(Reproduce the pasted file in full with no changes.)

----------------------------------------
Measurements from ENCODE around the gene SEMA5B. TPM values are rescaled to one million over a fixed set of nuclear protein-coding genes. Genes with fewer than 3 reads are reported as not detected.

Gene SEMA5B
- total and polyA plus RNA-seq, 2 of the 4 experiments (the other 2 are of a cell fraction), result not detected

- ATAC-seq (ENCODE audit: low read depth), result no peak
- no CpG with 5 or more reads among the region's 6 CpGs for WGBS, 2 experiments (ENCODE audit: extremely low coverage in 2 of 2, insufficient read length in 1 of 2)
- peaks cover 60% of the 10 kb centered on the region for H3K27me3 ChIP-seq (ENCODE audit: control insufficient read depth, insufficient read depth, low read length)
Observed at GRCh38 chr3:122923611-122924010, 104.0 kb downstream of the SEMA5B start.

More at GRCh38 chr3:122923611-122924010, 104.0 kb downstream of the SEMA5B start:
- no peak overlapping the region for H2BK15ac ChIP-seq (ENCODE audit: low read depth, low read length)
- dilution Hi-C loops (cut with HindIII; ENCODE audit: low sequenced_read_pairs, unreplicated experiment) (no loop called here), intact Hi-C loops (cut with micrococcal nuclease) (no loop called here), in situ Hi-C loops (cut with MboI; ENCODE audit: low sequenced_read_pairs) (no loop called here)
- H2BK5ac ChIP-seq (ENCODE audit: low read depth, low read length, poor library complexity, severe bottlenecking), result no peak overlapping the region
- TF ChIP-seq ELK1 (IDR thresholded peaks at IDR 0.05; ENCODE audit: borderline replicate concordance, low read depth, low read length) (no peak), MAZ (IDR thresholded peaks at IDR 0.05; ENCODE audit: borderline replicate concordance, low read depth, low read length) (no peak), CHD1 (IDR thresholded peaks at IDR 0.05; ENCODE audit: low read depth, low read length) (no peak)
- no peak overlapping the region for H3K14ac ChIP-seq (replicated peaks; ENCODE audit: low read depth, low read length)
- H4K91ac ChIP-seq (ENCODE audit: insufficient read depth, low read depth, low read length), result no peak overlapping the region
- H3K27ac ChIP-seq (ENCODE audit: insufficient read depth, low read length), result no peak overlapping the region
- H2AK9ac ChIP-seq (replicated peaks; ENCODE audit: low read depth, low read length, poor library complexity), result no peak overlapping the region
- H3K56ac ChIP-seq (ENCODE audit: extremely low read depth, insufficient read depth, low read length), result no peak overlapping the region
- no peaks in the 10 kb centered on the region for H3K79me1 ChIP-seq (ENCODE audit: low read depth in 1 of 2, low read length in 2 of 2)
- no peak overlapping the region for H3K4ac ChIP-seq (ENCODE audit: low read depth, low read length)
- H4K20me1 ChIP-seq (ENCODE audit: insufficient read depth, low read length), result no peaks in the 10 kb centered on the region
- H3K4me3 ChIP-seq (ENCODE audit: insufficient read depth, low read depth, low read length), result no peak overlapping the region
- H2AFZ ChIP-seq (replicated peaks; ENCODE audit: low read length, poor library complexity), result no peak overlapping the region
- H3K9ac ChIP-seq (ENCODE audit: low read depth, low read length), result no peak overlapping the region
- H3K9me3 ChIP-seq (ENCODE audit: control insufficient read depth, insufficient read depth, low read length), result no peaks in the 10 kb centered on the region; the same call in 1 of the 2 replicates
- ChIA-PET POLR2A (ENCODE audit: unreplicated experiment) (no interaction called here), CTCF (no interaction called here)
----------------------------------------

Measurements from ENCODE around the gene SEMA5B. TPM values are rescaled to one million over a fixed set of nuclear protein-coding genes. Genes with fewer than 3 reads are reported as not detected.

Gene SEMA5B
- total and polyA plus RNA-seq, 2 of the 4 experiments (the other 2 are of a cell fraction), result not detected

- ATAC-seq (ENCODE audit: low read depth), result no peak
- no CpG with 5 or more reads among the region's 6 CpGs for WGBS, 2 experiments (ENCODE audit: extremely low coverage in 2 of 2, insufficient read length in 1 of 2)
- peaks cover 60% of the 10 kb centered on the region for H3K27me3 ChIP-seq (ENCODE audit: control insufficient read depth, insufficient read depth, low read length)
Observed at GRCh38 chr3:122923611-122924010, 104.0 kb downstream of the SEMA5B start.

More at GRCh38 chr3:122923611-122924010, 104.0 kb downstream of the SEMA5B start:
- no peak overlapping the region for H2BK15ac ChIP-seq (ENCODE audit: low read depth, low read length)
- dilution Hi-C loops (cut with HindIII; ENCODE audit: low sequenced_read_pairs, unreplicated experiment) (no loop called here), intact Hi-C loops (cut with micrococcal nuclease) (no loop called here), in situ Hi-C loops (cut with MboI; ENCODE audit: low sequenced_read_pairs) (no loop called here)
- H2BK5ac ChIP-seq (ENCODE audit: low read depth, low read length, poor library complexity, severe bottlenecking), result no peak overlapping the region
- TF ChIP-seq ELK1 (IDR thresholded peaks at IDR 0.05; ENCODE audit: borderline replicate concordance, low read depth, low read length) (no peak), MAZ (IDR thresholded peaks at IDR 0.05; ENCODE audit: borderline replicate concordance, low read depth, low read length) (no peak), CHD1 (IDR thresholded peaks at IDR 0.05; ENCODE audit: low read depth, low read length) (no peak)
- no peak overlapping the region for H3K14ac ChIP-seq (replicated peaks; ENCODE audit: low read depth, low read length)
- H4K91ac ChIP-seq (ENCODE audit: insufficient read depth, low read depth, low read length), result no peak overlapping the region
- H3K27ac ChIP-seq (ENCODE audit: insufficient read depth, low read length), result no peak overlapping the region
- H2AK9ac ChIP-seq (replicated peaks; ENCODE audit: low read depth, low read length, poor library complexity), result no peak overlapping the region
- H3K56ac ChIP-seq (ENCODE audit: extremely low read depth, insufficient read depth, low read length), result no peak overlapping the region
- no peaks in the 10 kb centered on the region for H3K79me1 ChIP-seq (ENCODE audit: low read depth in 1 of 2, low read length in 2 of 2)
- no peak overlapping the region for H3K4ac ChIP-seq (ENCODE audit: low read depth, low read length)
- H4K20me1 ChIP-seq (ENCODE audit: insufficient read depth, low read length), result no peaks in the 10 kb centered on the region
- H3K4me3 ChIP-seq (ENCODE audit: insufficient read depth, low read depth, low read length), result no peak overlapping the region
- H2AFZ ChIP-seq (replicated peaks; ENCODE audit: low read length, poor library complexity), result no peak overlapping the region
- H3K9ac ChIP-seq (ENCODE audit: low read depth, low read length), result no peak overlapping the region
- H3K9me3 ChIP-seq (ENCODE audit: control insufficient read depth, insufficient read depth, low read length), result no peaks in the 10 kb centered on the region; the same call in 1 of the 2 replicates
- ChIA-PET POLR2A (ENCODE audit: unreplicated experiment) (no interaction called here), CTCF (no interaction called here)